Making a Mould
The mould is the piece of flat wood usually 12 mm thick that is used to keep the corner and end blocks, perfectly at 90 degrees, while you (I) glue the ribs in place. The mould will eventually be removed.
However, ...... if I make a mistake in the making of the mould, such as not having the sides perfectly at 90 degrees, then this will throughout the entire shape of the violin, no matter how careful I am (will be) every where else.
We getting closer to the fun part, Of actually working on the violin, but first I have to get past filing and sanding those sides of the mould. And if it is one thing I do not like to do is sanding. Which is why it took me a day and a half.
Holes still need to be drilled along the edge of the mould and then cutting out the spaces for the four corner and two end blocks Will complete the making of the mould.
John's comment on the mould, "Well done, your work is now spot on. What you unto next?"
Next week I'll be working on shaping the corner blocks, making the ribs, and perhaps even begin working on the neck. Cool.
Buyer's Tip of the Week
If you are in the market for a violin be sure to look at the side of the nut. If its corners blends into the fingerboard and the peg box, nicely, chances are good the luthier has also paid attention to most of other finer details as well.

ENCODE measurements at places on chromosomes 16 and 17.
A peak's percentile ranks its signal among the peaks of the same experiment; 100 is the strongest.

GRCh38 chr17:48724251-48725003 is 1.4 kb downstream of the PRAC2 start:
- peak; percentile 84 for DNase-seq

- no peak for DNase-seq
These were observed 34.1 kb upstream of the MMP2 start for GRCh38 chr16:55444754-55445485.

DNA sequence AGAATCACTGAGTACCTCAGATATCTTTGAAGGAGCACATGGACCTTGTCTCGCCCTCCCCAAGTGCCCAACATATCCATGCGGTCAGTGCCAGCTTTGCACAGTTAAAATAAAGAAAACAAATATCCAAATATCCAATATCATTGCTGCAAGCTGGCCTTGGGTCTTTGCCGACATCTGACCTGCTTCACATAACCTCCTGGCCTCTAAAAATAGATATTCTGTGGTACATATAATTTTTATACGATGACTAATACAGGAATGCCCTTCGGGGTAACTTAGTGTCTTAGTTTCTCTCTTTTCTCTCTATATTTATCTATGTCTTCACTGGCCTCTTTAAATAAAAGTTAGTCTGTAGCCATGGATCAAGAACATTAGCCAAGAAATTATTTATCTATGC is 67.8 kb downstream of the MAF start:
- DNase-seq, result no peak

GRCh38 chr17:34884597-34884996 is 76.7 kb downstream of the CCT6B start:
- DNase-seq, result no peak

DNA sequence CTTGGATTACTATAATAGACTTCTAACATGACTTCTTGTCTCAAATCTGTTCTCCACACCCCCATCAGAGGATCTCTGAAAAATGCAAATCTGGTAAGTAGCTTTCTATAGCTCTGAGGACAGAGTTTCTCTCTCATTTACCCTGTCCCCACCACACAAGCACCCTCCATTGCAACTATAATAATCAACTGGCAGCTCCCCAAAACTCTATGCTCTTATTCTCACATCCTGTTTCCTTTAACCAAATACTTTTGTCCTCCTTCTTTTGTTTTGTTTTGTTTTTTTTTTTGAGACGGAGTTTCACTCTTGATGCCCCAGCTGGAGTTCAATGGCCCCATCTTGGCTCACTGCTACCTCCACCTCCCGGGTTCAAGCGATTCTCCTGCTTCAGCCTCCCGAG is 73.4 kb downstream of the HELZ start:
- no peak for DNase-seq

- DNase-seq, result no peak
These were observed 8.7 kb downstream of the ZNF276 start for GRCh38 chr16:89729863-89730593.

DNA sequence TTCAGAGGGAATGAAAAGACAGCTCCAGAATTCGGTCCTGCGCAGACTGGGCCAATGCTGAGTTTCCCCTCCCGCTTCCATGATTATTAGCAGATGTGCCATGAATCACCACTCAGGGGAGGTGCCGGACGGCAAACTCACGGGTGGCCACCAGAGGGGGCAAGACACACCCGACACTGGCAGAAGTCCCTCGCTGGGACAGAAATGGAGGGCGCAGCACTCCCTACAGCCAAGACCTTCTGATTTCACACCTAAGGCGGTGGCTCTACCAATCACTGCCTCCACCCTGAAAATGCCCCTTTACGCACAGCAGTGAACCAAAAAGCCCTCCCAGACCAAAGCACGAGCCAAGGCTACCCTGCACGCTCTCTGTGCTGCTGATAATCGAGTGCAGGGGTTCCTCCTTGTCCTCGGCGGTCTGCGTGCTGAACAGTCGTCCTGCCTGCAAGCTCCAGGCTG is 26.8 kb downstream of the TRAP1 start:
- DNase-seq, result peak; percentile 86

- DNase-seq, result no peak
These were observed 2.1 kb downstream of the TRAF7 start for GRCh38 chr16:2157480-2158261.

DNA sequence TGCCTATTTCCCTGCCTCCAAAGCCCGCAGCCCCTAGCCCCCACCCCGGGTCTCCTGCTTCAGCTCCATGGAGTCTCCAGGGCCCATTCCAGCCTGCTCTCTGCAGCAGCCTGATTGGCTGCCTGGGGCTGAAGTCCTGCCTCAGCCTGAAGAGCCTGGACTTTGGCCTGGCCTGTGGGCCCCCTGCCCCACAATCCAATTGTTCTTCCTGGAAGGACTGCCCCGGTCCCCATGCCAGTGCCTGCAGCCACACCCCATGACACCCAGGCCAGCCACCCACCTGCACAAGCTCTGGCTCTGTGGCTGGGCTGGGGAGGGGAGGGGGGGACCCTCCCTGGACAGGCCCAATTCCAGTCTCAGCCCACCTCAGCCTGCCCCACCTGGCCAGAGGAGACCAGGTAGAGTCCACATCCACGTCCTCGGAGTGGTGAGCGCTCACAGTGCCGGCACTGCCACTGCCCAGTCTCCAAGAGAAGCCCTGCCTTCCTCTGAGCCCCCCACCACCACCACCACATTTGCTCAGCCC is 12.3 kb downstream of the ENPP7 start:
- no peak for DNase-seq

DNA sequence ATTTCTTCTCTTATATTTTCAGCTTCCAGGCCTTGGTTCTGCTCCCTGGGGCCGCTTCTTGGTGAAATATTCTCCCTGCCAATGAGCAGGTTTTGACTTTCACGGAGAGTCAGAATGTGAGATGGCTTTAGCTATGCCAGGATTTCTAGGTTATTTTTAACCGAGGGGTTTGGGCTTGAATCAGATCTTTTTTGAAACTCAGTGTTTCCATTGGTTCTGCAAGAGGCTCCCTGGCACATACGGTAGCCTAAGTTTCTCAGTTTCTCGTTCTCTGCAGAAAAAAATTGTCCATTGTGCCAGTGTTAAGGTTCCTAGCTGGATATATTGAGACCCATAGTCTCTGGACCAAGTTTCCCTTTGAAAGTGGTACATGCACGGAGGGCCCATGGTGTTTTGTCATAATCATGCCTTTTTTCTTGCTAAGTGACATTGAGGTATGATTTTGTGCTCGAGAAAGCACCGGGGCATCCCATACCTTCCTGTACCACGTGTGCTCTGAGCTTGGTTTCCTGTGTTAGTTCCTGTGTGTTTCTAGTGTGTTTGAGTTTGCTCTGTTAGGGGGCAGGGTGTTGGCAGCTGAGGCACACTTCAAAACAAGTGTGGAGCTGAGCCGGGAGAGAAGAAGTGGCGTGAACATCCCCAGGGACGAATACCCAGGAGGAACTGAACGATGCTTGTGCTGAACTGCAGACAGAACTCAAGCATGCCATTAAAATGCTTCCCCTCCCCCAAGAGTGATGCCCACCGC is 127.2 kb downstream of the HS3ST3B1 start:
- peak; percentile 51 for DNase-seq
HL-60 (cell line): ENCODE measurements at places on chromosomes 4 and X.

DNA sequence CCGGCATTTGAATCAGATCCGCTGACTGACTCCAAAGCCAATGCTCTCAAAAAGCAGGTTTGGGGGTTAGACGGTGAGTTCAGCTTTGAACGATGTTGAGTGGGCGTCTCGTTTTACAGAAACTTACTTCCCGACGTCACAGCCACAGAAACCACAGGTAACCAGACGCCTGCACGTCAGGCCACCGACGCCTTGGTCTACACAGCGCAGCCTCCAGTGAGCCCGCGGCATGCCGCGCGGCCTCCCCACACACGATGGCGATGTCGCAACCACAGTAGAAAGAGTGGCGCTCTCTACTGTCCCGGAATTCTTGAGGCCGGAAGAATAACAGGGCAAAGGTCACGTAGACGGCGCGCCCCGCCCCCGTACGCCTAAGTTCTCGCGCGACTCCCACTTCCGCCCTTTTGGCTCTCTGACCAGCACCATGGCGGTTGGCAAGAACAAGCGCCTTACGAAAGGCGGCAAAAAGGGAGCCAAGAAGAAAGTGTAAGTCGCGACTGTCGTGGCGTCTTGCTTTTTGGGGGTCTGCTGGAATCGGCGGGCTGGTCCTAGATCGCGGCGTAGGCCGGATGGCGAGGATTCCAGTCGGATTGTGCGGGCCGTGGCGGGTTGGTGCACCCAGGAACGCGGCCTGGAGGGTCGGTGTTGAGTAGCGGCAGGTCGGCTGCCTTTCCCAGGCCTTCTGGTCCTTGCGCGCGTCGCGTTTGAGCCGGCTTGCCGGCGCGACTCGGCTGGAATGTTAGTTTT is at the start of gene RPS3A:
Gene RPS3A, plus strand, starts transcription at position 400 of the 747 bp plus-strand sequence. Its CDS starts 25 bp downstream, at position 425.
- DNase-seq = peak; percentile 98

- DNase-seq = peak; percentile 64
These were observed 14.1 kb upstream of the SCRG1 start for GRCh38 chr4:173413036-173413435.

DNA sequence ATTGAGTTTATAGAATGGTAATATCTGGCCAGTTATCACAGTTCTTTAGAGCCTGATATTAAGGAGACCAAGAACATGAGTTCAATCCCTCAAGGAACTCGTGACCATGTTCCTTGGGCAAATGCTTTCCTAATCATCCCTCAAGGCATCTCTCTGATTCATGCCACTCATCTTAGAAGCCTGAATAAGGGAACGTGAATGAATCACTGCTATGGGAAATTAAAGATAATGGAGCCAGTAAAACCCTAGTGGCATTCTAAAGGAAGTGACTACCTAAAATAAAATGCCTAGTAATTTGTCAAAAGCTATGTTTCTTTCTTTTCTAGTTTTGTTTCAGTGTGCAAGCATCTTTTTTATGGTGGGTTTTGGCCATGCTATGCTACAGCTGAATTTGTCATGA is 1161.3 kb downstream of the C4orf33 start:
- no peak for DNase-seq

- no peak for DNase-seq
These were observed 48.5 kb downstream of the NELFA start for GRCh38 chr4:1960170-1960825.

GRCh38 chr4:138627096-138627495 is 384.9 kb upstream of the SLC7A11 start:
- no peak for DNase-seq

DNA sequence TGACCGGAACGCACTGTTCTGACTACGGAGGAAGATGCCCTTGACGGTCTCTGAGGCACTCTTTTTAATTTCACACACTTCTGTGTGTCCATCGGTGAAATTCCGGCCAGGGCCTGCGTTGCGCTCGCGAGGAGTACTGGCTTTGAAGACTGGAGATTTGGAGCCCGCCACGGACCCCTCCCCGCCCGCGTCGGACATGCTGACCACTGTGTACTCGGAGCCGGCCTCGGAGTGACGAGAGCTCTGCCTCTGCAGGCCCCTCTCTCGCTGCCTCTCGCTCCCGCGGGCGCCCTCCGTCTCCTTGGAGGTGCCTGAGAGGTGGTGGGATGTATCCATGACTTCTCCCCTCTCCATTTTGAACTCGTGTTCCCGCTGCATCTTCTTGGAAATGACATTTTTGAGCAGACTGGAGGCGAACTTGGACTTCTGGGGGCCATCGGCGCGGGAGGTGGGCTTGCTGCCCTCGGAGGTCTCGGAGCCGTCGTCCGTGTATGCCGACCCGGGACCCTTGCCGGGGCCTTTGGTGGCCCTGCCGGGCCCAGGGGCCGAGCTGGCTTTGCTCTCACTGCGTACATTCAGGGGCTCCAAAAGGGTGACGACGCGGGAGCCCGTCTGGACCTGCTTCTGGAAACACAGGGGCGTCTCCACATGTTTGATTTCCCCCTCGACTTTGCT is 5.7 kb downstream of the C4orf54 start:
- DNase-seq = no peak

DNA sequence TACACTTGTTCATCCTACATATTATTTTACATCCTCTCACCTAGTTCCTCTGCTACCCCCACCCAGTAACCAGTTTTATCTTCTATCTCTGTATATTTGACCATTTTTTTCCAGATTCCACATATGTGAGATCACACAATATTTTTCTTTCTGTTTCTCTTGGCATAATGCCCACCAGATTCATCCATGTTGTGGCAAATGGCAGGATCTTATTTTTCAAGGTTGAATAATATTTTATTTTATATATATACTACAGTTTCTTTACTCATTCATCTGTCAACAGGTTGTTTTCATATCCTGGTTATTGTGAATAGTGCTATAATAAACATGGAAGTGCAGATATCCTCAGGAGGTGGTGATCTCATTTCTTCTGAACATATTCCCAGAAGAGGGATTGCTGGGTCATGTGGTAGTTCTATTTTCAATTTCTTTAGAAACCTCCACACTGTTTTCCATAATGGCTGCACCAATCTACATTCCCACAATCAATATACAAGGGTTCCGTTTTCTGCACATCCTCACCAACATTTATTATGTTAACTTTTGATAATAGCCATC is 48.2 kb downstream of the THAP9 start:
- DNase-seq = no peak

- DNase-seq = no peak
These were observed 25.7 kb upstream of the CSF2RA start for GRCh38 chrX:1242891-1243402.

Thanks for pulling up a chair, sharing a cup of tea, and I will see you all in a couple of weeks.
by Ray Nichol (Luthier in training)
I've travelled, 7,445 km, from Courtenay, Canada to Balderton, Newark, Notts, UK to learn how to build and restore violins. At least the basics. I'll be learning violin making and restoration from John Gosling, restorer extraordinaire, from www.chapelviolins.com.
Is to take this and
turn it into this,
in 6 months.
You are cordially invited to join me, every two weeks, as I learn a few of the trade secrets and nuances of violin building and restoration.
A little about myself: Three short years ago, at the age of 56, with no musical training except when in grade school where instead of the violin that I wanted to play they gave me the recorder instead. After two classes they gave me the triangle!
Now, 46 years later, after building my first violin I was lucky enough to find Beth Blackerby, an extraordinarily talented and patient violin teacher, who runs Violin Lab www.violinlab.com.
The passion for the violin continued as I built another 3 violins and learning to how to play the violin from Beth. While in Claremont, California, this last summer, I attended a bow repair course with Lynn Armour Hannings, bow maker. www.lahbow.com
That brings us full circle to John Gosling, who runs Chapel Violins School of Violin Making. www.chapelviolins.com Every two weeks, I'll be updating my blog, here on www.violinist.com Welcome to my adventure.
More entries: November 2014